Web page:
Manikarnika Ghat: Where life meets the world beyond

Content courtesy: shaivam.org
Picture courtesy: Metropolitan museum of Art, natarajar.blogspot.com

5 comments:

Kavitha said...

Joshi uncle? Where are you?

JC said...

Hi Kavitha, I saw your latest post while I am once again at Mumbai...been back after attending a marriage at Alibaugh...

The ancient wise and mysterious appearing 'Hindus' are well known to have adopted the practice of representing componjents of energy through female forms, such as the energy contained within the core of earth - earth referred as Gangadhar Shiva - as Ma Kali, who is popularly depicted as a black bodied woman with her tongue painted red...indicating the destructive energy of an active volcano at any location on the globe, and dealt mainly by 'volcanologists'...

Human body was understood formed of eight essences of members of our solar system...one each concentrated at different levels and each having its influence in all eight directions...

Thus the energy components believably total in number 64, (8x8), and were thus referred as Yoginis, ie., female forms of Yogis, or 64 components of the unique energy that is distributed within each human form that, in fact, make a Yogi...or Yogeshwar Shiva only if one knew how to concentrate the total energy at one point in the head...

JC said...

The central idea of 'Hindu belief' revolves around 'Maya' that is illusion. That is the physical universe is believed to be reviewed by Bhootnath Shiva (bhoot meaning past as well as ghost), the formless creator related with zero, both time and space. Such that the events related with creation as well as instantaneous destruction are being reviewed by the Supreme Being eternally through the innumerable eyes of the superior most, or His best creation (formless component of the one and only supreme being that appears in some physical form, but reflecting heirarchy in all their aspects)...for some purpose unknown to anyone, at any time...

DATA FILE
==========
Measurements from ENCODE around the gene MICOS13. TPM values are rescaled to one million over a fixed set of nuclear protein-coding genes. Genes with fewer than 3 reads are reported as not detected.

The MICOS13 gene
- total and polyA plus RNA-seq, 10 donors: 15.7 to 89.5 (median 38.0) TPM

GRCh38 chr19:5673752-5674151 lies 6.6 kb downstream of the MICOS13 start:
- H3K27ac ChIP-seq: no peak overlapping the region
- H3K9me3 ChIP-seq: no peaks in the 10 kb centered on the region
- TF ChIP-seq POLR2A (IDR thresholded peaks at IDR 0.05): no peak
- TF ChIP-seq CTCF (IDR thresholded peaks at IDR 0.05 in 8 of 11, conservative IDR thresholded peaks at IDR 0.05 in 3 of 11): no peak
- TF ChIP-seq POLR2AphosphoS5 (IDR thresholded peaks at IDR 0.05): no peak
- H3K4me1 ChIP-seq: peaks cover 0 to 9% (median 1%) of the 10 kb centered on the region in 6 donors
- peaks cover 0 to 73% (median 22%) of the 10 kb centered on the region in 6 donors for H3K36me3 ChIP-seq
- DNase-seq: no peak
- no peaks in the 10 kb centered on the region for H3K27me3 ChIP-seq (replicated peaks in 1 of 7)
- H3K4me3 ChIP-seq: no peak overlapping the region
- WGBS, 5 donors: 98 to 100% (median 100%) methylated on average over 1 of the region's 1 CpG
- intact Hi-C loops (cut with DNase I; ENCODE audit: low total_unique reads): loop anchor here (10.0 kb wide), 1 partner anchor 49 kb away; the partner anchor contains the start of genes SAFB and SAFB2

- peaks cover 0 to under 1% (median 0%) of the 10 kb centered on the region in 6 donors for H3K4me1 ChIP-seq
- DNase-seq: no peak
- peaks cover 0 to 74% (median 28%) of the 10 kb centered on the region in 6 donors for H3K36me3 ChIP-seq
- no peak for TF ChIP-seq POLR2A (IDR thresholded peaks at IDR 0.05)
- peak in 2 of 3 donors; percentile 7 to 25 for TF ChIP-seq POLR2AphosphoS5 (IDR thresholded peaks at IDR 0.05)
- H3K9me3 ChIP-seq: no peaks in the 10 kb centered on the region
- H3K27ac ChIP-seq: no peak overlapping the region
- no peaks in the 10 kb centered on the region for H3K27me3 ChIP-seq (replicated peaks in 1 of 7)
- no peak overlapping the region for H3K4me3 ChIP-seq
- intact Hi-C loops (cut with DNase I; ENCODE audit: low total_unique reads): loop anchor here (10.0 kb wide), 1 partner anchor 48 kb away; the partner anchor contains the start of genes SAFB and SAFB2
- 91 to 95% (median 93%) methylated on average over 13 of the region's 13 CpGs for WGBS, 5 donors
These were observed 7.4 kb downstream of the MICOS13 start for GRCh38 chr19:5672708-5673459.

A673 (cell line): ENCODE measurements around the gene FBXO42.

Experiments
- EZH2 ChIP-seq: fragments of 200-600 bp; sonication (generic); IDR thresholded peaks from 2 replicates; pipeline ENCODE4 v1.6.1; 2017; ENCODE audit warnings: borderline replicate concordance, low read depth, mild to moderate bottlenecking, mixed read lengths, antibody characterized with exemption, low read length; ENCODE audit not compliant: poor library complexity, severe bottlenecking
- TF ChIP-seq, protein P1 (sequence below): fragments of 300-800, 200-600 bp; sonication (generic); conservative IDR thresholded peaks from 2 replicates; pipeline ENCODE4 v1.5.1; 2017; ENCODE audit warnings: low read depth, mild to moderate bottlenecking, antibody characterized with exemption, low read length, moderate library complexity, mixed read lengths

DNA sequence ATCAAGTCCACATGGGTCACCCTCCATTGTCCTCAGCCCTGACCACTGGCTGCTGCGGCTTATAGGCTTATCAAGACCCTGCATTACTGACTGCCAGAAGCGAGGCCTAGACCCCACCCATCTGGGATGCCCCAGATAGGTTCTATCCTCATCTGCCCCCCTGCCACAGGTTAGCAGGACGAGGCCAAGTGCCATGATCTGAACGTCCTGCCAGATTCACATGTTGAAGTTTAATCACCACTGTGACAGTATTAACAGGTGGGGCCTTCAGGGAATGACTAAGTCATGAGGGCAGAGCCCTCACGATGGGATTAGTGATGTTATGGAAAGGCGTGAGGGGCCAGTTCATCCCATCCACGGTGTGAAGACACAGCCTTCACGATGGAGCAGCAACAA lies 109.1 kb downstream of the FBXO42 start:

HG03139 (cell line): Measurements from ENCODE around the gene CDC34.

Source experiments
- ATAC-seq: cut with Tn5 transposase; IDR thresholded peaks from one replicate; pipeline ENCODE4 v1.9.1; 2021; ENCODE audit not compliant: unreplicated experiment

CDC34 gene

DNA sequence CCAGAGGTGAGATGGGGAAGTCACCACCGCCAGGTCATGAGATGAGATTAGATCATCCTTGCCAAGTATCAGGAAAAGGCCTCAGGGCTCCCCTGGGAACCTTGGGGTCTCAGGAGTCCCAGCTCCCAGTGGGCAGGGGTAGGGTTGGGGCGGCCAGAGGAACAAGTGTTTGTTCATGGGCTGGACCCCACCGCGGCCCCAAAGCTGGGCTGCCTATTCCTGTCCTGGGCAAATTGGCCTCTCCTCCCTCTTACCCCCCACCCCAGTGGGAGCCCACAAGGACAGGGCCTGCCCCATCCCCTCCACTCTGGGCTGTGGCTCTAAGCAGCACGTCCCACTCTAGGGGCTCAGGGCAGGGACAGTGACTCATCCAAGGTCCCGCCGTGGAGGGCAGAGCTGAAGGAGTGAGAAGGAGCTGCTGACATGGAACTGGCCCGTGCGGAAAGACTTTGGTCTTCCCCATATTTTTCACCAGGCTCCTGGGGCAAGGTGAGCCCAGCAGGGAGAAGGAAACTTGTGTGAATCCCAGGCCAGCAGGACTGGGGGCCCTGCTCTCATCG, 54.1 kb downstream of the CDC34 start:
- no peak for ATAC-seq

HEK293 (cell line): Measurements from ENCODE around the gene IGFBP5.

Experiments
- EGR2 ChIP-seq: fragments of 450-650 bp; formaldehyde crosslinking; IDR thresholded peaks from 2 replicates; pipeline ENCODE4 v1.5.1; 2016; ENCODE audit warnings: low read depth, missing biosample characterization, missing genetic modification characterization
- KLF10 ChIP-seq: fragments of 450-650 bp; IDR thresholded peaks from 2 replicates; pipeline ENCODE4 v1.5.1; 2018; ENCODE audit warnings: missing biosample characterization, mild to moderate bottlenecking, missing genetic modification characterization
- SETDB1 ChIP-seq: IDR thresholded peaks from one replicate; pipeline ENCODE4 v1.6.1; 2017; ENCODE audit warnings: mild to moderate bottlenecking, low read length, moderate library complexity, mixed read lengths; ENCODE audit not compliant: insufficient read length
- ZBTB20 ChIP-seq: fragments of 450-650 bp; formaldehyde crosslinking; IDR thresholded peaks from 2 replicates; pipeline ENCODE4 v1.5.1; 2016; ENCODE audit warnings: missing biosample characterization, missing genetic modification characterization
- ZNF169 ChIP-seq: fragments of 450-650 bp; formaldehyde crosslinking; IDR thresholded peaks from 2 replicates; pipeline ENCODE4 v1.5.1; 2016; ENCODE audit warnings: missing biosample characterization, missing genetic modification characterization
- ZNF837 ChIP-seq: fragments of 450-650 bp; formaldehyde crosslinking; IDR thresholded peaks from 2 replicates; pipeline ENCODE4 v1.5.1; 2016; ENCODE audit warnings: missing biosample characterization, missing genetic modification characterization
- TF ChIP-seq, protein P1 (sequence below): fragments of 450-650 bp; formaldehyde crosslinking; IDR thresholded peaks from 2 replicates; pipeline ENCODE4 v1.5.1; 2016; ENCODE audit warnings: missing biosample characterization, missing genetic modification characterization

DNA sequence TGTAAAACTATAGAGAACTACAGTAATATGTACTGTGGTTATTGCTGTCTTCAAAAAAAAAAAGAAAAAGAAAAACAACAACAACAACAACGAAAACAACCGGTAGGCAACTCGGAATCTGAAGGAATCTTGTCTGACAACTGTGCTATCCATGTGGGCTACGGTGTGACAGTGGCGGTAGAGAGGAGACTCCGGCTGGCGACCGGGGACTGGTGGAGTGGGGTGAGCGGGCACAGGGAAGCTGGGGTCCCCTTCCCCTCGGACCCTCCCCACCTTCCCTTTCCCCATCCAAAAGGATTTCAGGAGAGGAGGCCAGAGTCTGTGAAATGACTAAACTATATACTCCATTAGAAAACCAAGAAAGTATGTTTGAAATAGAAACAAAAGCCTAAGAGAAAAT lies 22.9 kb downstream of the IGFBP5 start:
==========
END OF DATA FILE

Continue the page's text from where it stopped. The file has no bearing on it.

Kavitha said...

A very interesting analogy on the 64 yoginis.

yes its so acceptable when you say bhootnath but so indigestible if i have to make a visual reference to the world of ghosts!

I was particularly intrigued by the depth of the narrative, though gory it was very very factual.

JC said...

Yes, Kavitha, it is realised that although alphanumeric symbols aren't sufficient to convey the abstract, words are compulsorily used for communication between 'inferior souls' who in Kaliyuga believably are naturally found in abundance.

'Wise', or relatively 'advanced', 'ancient Hindus' are indicated to have attained high spiritual levels, reflections of which come to notice even today, which are termed as 'miracles' due to lack of overall knowledge...

In my personal case, 'I' was surprised when my - the then 10 yr-old - daughter virtually predicted cancellation of my flight! And, only later in the evening realised that it was my mother's 3rd death anniversary that day! 'I' pondered over it for many days why 'she' didn't communicate with me directly?

However, 'I' was happy later when 'I' personally also heard the voice of the unknown and unseen without any apparent training...of course, 'I' could recall what Sant Tulsidas said about mental inclination of an individual and one's capacity to see 'God' (supreme soul) in the form depending on one's faith and belief...